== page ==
With that said, if we went through a florist and got as many flowers as I want, we’d be spending nearly 20% of our budget on flowers. I plan on ordering flowers in bulk through Flower Moxie and spending a fraction of the price as we would on a local florist.
We justified this for a few reasons: 1. Our venue rental begins Friday at noon so we can spend time there before the rehearsal dinner arranging flowers. 2. I have a great team of bridesmaids and aunts who will enjoy putting bouquets and centerpieces together, I won’t be alone in the endeavor. 3. I’m not too picky about the arrangements so nobody has to stress over “perfection” I’m going for an organic and whimsical vibe so I’m not too worried about symmetry or uniformity. 4. I love projects like this, so I don’t think I’ll be overly stressed.
I plan on doing a whole post on the experience next fall after the wedding because I’m sure I’ll have an entire list of pros and cons.
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Thrift stores always have a ton of fake bouquets for sale. While most of the bouquets that I see locally are a little dated, you can take those bouquets apart and reassemble them into more modern arrangements. This approach will be better if you’re planning a long engagement and can be dedicated to checking out the thrift store regularly.
You also don’t want to be too married to the idea of a strict color scheme or flower type. The bouquets you find thrifting will be unpredictable.
You can also check out Hobby Lobby on their 50% off floral days. They have great options to fill in the gaps of what you’re able to thrift.
Get married at a non-traditional wedding venue
A lot of venues charge a ton for weddings because they know that someone somewhere is willing to pay it. Venues like hotels and casinos often (not always!) have high rental prices and require you to use their caterers. This works for some couples, but if you want to shop around for the best price it’s not ideal.
Those venues can be great one-stop-shops for streamlining your wedding planning. If you’re trying to get the most bang for your buck, though, oftentimes those options aren’t the best.
Try looking at places such as:
- Sprawling Airbnbs (sort these by clicking “more filters”-> “house rules” -> suitable for guests. Not all rentals will allow you to host your wedding there, be sure to check!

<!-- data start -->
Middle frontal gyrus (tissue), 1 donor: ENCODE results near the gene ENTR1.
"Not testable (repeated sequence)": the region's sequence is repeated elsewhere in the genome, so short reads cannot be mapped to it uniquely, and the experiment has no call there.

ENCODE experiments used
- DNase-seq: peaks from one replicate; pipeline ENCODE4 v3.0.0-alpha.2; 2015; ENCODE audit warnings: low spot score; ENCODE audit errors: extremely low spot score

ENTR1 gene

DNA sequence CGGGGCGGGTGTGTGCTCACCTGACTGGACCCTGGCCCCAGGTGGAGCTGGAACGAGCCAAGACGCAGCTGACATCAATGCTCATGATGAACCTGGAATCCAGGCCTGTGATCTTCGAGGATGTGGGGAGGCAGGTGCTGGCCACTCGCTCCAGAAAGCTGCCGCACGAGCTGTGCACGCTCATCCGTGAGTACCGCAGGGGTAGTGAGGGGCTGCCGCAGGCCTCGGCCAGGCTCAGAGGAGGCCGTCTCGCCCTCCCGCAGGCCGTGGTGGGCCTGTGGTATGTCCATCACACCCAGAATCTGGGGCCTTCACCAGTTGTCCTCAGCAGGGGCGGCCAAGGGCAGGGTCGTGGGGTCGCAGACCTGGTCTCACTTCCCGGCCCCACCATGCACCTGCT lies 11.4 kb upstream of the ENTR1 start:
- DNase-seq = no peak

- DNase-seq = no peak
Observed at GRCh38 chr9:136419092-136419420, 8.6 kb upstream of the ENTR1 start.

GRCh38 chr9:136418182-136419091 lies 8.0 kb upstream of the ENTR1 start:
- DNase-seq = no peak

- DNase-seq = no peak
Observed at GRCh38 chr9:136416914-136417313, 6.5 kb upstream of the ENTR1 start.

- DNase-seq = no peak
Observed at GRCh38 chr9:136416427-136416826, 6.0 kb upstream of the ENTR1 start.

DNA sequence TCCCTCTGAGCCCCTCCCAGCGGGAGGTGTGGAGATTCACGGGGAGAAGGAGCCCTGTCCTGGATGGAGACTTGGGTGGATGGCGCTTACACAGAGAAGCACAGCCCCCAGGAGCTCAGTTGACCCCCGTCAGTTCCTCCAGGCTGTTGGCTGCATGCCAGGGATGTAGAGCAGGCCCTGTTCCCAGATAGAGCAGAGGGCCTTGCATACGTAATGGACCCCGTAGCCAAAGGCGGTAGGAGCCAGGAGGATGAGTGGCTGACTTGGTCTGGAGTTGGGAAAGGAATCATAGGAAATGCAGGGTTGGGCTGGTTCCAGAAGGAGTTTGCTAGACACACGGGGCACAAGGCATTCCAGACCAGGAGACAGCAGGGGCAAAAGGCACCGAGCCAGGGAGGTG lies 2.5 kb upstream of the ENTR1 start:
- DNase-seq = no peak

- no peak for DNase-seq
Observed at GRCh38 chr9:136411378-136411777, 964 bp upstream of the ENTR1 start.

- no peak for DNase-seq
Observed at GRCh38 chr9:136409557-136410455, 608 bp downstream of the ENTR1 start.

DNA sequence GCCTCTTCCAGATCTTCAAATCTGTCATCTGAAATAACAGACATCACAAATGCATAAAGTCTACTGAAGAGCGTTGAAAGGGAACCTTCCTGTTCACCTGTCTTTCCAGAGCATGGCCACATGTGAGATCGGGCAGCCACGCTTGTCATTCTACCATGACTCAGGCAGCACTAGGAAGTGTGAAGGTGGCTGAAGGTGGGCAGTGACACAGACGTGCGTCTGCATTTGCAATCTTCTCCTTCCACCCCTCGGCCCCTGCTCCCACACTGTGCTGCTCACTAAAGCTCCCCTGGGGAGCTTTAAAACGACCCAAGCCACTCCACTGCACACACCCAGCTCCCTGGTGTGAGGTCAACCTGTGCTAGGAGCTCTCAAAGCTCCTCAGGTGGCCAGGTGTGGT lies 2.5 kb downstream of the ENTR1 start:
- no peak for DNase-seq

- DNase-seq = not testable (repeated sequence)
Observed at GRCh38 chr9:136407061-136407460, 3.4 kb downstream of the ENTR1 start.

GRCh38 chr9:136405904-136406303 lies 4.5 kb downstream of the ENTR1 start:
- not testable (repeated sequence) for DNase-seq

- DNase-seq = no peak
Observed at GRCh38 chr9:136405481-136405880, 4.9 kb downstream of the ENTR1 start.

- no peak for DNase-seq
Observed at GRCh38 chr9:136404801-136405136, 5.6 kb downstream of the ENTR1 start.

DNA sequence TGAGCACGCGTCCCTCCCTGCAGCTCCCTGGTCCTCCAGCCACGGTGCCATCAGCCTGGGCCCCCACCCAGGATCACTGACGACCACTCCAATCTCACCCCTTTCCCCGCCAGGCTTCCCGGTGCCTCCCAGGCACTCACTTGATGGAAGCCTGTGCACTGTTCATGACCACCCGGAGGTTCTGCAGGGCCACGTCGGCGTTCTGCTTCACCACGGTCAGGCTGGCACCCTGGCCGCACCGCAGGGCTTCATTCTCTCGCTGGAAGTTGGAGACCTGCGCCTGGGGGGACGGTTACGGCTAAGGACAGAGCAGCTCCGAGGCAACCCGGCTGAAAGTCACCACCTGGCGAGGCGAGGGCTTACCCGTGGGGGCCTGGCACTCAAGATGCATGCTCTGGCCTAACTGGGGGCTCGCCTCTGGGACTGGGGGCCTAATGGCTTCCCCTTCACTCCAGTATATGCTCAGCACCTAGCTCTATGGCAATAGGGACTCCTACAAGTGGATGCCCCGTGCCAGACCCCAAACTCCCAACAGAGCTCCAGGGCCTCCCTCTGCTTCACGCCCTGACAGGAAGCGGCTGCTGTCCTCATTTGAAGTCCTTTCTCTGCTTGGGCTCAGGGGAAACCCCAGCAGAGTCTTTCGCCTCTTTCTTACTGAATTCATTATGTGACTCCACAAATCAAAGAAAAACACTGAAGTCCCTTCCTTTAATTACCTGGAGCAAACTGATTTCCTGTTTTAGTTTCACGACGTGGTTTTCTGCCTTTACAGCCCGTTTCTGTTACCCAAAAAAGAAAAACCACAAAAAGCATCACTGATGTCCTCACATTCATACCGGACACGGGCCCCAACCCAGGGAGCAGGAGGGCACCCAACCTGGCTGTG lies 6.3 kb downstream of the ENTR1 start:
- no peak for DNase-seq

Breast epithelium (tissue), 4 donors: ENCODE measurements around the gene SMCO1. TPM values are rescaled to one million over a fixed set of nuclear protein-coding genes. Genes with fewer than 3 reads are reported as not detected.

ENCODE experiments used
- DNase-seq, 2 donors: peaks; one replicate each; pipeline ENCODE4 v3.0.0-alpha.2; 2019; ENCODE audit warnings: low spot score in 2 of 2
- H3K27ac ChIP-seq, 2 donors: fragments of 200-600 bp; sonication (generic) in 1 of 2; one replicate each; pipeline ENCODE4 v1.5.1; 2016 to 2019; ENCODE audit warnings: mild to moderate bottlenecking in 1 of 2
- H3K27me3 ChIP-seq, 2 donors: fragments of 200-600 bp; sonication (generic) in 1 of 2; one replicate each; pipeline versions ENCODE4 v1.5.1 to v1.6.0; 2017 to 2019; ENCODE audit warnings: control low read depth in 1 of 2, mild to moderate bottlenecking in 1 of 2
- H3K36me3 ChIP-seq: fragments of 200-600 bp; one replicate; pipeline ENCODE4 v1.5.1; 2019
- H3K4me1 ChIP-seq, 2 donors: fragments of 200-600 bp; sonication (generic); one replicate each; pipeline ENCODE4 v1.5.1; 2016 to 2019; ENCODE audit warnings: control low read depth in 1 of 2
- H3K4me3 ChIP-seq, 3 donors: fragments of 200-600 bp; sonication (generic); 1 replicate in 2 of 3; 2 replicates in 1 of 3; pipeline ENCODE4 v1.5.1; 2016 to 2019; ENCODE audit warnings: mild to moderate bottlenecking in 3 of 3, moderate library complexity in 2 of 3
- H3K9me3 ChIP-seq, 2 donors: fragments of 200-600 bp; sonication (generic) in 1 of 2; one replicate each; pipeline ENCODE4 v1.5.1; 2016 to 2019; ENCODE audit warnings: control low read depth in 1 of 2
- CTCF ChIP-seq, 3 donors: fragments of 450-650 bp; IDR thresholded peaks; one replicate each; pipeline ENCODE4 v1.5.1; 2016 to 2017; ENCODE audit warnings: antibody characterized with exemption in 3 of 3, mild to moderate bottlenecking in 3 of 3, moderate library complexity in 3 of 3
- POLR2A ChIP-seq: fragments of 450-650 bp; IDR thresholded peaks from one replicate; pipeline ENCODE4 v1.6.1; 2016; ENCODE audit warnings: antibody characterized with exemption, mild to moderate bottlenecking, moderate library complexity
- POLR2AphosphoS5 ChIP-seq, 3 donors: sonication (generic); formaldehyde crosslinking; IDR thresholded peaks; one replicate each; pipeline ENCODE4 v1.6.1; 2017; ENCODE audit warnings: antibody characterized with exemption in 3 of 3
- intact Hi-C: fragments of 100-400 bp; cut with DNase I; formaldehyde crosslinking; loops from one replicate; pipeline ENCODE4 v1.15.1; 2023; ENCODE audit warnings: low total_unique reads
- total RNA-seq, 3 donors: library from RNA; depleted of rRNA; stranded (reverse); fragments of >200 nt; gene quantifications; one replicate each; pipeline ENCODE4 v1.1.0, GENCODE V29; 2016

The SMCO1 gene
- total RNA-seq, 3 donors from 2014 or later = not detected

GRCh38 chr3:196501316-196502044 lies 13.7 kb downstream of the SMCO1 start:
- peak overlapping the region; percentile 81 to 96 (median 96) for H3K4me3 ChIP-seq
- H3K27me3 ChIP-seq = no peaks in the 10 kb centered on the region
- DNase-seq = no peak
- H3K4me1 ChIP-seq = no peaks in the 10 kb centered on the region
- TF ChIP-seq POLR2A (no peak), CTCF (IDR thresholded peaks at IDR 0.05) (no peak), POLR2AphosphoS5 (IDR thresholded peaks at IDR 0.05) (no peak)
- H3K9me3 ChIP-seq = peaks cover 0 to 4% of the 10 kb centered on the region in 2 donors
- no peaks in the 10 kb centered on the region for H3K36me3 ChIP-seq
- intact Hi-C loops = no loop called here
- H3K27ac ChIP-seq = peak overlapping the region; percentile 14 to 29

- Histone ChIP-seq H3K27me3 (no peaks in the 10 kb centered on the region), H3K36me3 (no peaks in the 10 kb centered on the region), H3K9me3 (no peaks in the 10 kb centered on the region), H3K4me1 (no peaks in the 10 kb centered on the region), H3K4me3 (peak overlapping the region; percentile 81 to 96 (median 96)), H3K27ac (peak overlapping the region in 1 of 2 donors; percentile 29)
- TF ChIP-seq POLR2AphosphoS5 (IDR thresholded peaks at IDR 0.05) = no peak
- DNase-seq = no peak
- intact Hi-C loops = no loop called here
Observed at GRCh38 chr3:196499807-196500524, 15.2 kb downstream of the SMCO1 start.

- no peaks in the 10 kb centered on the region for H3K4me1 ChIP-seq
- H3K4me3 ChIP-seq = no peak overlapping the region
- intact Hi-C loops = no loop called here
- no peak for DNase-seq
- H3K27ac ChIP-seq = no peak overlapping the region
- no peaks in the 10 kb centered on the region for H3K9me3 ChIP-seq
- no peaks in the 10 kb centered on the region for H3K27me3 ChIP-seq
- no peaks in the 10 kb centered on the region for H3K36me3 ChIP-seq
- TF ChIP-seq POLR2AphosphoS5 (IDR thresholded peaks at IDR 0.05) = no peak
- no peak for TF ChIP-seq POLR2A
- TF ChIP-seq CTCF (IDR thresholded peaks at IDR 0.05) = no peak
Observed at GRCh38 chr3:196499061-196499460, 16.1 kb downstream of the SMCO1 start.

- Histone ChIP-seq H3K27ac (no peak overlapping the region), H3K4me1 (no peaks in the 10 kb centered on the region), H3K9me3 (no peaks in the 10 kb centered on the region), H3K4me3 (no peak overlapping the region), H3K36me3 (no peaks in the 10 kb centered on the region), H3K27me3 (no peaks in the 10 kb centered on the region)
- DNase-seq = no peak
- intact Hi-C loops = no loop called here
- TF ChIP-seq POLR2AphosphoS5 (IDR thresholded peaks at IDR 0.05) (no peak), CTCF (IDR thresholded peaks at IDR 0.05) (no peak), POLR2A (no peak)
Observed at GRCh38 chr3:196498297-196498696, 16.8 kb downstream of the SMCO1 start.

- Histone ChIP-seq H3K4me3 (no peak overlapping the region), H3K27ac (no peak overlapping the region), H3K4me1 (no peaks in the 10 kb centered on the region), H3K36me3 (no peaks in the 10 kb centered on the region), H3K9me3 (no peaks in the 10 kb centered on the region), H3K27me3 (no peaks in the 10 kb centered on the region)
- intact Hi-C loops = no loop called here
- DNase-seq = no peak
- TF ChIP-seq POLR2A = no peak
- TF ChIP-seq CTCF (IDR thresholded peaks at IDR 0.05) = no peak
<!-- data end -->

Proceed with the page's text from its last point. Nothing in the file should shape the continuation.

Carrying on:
- College campuses often have beautiful historic buildings that you can rent for a great price. Even better if the college is your alma mater!
- Summer Camps are on gorgeous properties and usually have big lodges for you reception. I might be biased because this is the option we chose. They’re great because your guests can camp, there are beautiful trails and gardens, and you may be able to reserve the venue for the entire weekend.
When we were choosing our venue one of our biggest deal breakers was the rental time. We wanted the venue Friday-Sunday so we could have time to prep have our rehearsal dinner there. With that in mind, most of the “traditional” wedding venues were out. They book weddings on Friday and Saturday nights. Locally our dedicated wedding venues are astronomically expensive to rent for the entire weekend. The summer camp, on the other hand, is a fraction of the cost. Plus! 48 guests can stay overnight in the cabins Friday and Saturday night instead of getting a hotel.
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One of the most beautiful weddings I’ve ever been to was at the groom’s aunt’s home out in the country. They rented a tent to put out in a pasture on her acreage. His aunt was gracious enough to allow them to use her property for free. They only had to hire a rental company for things like the tent, tables, chair, and fancy portable bathrooms. (They were nothing like the porta potties we all know and loathe.)
If you have family or close friends with property like this, it’s worth asking how they’d feel about hosting a small wedding there. Of course, this only works for somebody you have a very close relationship with.
Only send “fancy” invites to your most special guests
I have such mixed feelings about wedding invitations. I’ve received truly beautiful wedding suites that hang on my fridge for a month until the wedding, then they’re so pretty that I can’t just throw it away so it goes into a drawer. As soon as I inevitably clean out the junk drawer, though, the invite goes into the trash.
We are ordering the “fancy” invites for our parents, siblings, grandma, the bridal party. We are doing a simpler (but still beautiful!) invitation for everybody else. At the end of the day, invites are super special to the couple, but a minor detail for everyone else. I know very well that Garrett’s college friends and my army of cousins couldn’t care less about paper weight or gold foiling. With that in mind, it doesn’t seem like a huge sacrifice sending more plain invites.
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And don’t feel pressured to send the “fancy” invitations at all! The invites are such a tiny detail, yet sometimes they can cost hundreds of dollars. A simple postcard style can be super fun, or a DIY one page print out.
We didn’t allocate any of our budget to hire a designer for our wedding invitations. I’m designing them myself using Photoshop, but there are free programs, too.
Invitations can be completely DIY’d and completely beautiful. If you’re going the DIY route a few websites we found helpful were:
- Canva for designing your invites
- Etsy has predesigned invitations for a good price if Canva doesn’t feel like the right choice for you
- Fiverr, we had a vector image of our venue drawn to use on our invites and paid $12 for it through Fiverr.
- Cards and Pockets (check out their clearance section!)
How did you save money on your wedding?
Garrett and I are still in the thick of things and could appreciate any tips we can get on saving money planning our wedding. If you’re planning to use a money saving hack, or have in the past, please share it in the comments!